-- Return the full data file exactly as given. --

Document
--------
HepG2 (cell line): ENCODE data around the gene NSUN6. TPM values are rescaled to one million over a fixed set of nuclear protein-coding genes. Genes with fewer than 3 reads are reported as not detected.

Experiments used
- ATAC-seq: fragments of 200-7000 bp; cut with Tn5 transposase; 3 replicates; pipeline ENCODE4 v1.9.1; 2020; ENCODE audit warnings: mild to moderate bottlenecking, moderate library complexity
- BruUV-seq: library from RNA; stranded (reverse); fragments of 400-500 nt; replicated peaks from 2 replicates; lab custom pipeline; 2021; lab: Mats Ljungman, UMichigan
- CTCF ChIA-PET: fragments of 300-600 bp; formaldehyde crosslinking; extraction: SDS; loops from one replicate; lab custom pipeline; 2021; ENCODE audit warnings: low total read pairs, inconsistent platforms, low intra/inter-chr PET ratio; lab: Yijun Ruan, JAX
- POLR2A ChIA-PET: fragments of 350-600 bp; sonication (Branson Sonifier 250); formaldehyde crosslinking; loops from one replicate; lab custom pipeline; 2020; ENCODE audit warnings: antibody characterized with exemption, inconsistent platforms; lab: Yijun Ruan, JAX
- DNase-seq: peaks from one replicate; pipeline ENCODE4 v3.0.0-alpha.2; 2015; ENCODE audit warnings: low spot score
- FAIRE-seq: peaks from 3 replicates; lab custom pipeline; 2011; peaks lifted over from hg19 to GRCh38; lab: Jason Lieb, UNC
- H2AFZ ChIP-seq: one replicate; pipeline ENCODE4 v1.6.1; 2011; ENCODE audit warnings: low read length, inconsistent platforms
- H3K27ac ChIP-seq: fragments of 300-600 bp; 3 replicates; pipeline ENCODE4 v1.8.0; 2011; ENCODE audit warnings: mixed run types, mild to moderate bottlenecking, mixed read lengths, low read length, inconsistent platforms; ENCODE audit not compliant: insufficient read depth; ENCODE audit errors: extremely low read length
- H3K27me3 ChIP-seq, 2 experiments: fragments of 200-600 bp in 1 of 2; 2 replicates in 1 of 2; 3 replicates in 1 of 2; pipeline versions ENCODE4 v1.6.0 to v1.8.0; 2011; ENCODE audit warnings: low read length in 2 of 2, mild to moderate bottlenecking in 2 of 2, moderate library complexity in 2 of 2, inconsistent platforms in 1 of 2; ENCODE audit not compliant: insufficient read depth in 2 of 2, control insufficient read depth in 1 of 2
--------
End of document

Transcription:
HepG2 (cell line): ENCODE data around the gene NSUN6. TPM values are rescaled to one million over a fixed set of nuclear protein-coding genes. Genes with fewer than 3 reads are reported as not detected.

Experiments used
- ATAC-seq: fragments of 200-7000 bp; cut with Tn5 transposase; 3 replicates; pipeline ENCODE4 v1.9.1; 2020; ENCODE audit warnings: mild to moderate bottlenecking, moderate library complexity
- BruUV-seq: library from RNA; stranded (reverse); fragments of 400-500 nt; replicated peaks from 2 replicates; lab custom pipeline; 2021; lab: Mats Ljungman, UMichigan
- CTCF ChIA-PET: fragments of 300-600 bp; formaldehyde crosslinking; extraction: SDS; loops from one replicate; lab custom pipeline; 2021; ENCODE audit warnings: low total read pairs, inconsistent platforms, low intra/inter-chr PET ratio; lab: Yijun Ruan, JAX
- POLR2A ChIA-PET: fragments of 350-600 bp; sonication (Branson Sonifier 250); formaldehyde crosslinking; loops from one replicate; lab custom pipeline; 2020; ENCODE audit warnings: antibody characterized with exemption, inconsistent platforms; lab: Yijun Ruan, JAX
- DNase-seq: peaks from one replicate; pipeline ENCODE4 v3.0.0-alpha.2; 2015; ENCODE audit warnings: low spot score
- FAIRE-seq: peaks from 3 replicates; lab custom pipeline; 2011; peaks lifted over from hg19 to GRCh38; lab: Jason Lieb, UNC
- H2AFZ ChIP-seq: one replicate; pipeline ENCODE4 v1.6.1; 2011; ENCODE audit warnings: low read length, inconsistent platforms
- H3K27ac ChIP-seq: fragments of 300-600 bp; 3 replicates; pipeline ENCODE4 v1.8.0; 2011; ENCODE audit warnings: mixed run types, mild to moderate bottlenecking, mixed read lengths, low read length, inconsistent platforms; ENCODE audit not compliant: insufficient read depth; ENCODE audit errors: extremely low read length
- H3K27me3 ChIP-seq, 2 experiments: fragments of 200-600 bp in 1 of 2; 2 replicates in 1 of 2; 3 replicates in 1 of 2; pipeline versions ENCODE4 v1.6.0 to v1.8.0; 2011; ENCODE audit warnings: low read length in 2 of 2, mild to moderate bottlenecking in 2 of 2, moderate library complexity in 2 of 2, inconsistent platforms in 1 of 2; ENCODE audit not compliant: insufficient read depth in 2 of 2, control insufficient read depth in 1 of 2